Article

Windows Server 2003 certification: Answers to all your questions

David Pye, Assistant Site Editor


IT Pro
Ed Tittel

Microsoft is aware of the overlap in duties among MCSAs and MCSEs, and the company's new certification curriculum has been designed to avoid redundancy and equip students with a training mix that's better suited to the realities of everyday tasks. But timing is everything and, while the new credentials are attractive, many users are hesitant to invest their time and money in a certification or upgrade they may not really need for a while. In this two-part article, our resident certification expert, Ed Tittel, dispels some rumors, offers crackerjack advice and clears up some of the uncertainties surrounding Windows Server 2003 certification.

SearchWin2000.com member: I received my MCSE in May 2002. I was wondering what I would need to pursue in respect to the new Windows Server 2003 exams.

Ed Tittel: To upgrade your MCSE for Windows Server 2003, you'll need to take

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two upgrade exams.

  1. 70-292 MCSA/MCSE upgrade -- covers the same topics as exams 70-290 and 70-291.

  2. 70-296 MCSE upgrade -- covers same topics as exams 70-293 and 70-294.

These exams will be ready in August 2003, according to information released by Microsoft at the TechMentor conference in early April. My advice would be to wait long enough after exam release for various books, Exam Crams, practice exams and so forth to be released, to give yourself the benefit of as much supporting information as possible.

If you need further information on the exams, visit Microsoft's 'View new and upcoming exams' page and scroll down until you get to the 'Upcoming exams' heading. From there, you can jump straight to information for all the exams I've mentioned here.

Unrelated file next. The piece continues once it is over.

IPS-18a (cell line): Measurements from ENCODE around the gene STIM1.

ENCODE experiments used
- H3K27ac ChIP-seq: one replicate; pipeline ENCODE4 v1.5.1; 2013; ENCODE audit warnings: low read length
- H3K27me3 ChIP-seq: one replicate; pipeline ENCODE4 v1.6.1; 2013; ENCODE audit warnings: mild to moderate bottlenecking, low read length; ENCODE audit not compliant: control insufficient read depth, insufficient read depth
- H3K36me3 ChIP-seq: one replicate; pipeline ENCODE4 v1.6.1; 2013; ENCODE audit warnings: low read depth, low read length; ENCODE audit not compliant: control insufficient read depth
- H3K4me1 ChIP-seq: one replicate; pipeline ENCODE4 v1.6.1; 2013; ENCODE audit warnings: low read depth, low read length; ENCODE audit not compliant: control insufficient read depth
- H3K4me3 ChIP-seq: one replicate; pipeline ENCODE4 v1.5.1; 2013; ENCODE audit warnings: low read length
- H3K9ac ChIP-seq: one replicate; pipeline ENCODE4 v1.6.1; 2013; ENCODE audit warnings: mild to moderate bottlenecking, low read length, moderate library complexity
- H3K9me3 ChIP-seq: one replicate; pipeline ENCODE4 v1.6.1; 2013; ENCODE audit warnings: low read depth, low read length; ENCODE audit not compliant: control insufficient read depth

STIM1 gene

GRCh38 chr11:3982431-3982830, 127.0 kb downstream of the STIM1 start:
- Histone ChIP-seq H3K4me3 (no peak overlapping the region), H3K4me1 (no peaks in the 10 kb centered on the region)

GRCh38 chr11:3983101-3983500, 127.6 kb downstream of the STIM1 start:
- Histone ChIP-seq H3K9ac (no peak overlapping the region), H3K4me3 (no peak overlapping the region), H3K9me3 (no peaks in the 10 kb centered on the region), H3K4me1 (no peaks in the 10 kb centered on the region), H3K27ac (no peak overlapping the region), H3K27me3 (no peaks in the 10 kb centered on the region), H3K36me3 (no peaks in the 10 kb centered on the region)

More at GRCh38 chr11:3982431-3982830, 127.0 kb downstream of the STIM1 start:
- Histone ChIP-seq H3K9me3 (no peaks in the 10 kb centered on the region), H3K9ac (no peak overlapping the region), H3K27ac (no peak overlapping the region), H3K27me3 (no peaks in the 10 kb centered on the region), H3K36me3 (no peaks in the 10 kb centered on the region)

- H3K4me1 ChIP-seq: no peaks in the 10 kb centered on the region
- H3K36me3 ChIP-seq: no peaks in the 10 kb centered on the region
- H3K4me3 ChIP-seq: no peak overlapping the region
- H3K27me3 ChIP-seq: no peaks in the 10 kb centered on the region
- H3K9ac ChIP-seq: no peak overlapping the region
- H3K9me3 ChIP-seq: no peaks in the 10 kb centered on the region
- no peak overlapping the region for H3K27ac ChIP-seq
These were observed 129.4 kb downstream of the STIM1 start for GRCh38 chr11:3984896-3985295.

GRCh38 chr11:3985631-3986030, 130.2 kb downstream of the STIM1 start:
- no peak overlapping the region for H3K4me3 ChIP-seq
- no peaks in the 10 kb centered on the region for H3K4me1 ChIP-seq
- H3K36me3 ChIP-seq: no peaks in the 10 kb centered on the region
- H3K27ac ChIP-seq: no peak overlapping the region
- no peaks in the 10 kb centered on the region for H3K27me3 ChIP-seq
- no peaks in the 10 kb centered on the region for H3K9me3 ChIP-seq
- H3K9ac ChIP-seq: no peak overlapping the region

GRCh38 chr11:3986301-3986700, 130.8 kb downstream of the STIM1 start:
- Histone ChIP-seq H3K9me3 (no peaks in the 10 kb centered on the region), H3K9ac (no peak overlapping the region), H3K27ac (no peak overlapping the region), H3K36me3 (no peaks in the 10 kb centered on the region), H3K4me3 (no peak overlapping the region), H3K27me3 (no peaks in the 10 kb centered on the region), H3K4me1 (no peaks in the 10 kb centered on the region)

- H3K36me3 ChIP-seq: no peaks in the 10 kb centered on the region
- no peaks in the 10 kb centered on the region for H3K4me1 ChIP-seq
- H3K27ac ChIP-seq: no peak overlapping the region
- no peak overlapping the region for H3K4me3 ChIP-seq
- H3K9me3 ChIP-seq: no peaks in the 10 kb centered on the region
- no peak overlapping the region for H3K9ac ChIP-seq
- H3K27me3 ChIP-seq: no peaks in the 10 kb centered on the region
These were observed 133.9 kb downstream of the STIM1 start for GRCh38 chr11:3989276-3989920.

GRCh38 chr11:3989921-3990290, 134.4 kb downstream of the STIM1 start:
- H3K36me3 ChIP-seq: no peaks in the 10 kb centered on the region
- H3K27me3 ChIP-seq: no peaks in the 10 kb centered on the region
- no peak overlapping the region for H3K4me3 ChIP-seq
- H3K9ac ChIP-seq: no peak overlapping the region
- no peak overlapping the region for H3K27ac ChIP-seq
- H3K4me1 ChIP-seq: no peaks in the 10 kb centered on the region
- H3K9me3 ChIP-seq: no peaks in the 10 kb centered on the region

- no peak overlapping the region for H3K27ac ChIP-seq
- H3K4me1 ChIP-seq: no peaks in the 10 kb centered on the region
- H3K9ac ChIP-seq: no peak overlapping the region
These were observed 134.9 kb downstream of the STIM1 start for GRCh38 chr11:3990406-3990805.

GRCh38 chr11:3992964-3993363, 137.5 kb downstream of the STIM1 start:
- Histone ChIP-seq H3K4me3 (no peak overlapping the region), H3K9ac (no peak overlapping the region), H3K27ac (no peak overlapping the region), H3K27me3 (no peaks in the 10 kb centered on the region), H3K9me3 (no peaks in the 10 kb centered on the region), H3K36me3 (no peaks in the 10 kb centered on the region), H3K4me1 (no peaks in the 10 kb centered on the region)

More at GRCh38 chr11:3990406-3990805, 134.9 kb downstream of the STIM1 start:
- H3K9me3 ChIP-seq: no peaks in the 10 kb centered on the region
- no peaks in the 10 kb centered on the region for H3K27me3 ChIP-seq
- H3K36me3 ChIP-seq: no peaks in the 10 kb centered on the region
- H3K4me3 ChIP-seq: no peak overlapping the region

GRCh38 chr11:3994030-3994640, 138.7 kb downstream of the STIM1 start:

SearchWin2000.com member: If I want to take the two-exam upgrade, do I have to complete the MCSE 2000 certification before the Windows Server 2003 exams are released?

Ed Tittel: Yes, you must meet MCSE 2000 requirements for the upgrade exams to elevate your status to MCSE on Windows Server 2003. Otherwise, you'll have no certification to upgrade and will probably end up simply tackling the seven-exam sequence for the MCSE on Windows Server 2003 instead.

SearchWin2000.com member: Should I continue to pursue the Windows 2000 MCSE, or would it be better to work toward the MCSE for Windows Server 2003? I know that I could still use the Win2k Pro client toward this, but I am worried that the Win2k MCSE track will be obsolete soon or will expire. Should I be concerned about this right now, or will the 2000 track be around for a while?

Ed Tittel: You know, I just wrote a whole tip on this very subject called Certify now on Windows 2000 or wait for Windows 2003? The short answer to your question is: If you want to get certified before the end of 2003, go Windows 2000. If you can wait until mid-2004, you can go either way. Let the platform in use on your job or at the companies where you'd like to work guide your choice. Windows 2000 stuff won't be 'obsolete' for at least another 30 months, if history is any guide. Also, Microsoft has defined some decent upgrade options this time around, and you'd only need to take two conventional exams to upgrade your MCSE from Windows 2000 to Windows Server 2003. If I were in your shoes, I'd go Windows 2000 now and take the upgrade exams later in 2004.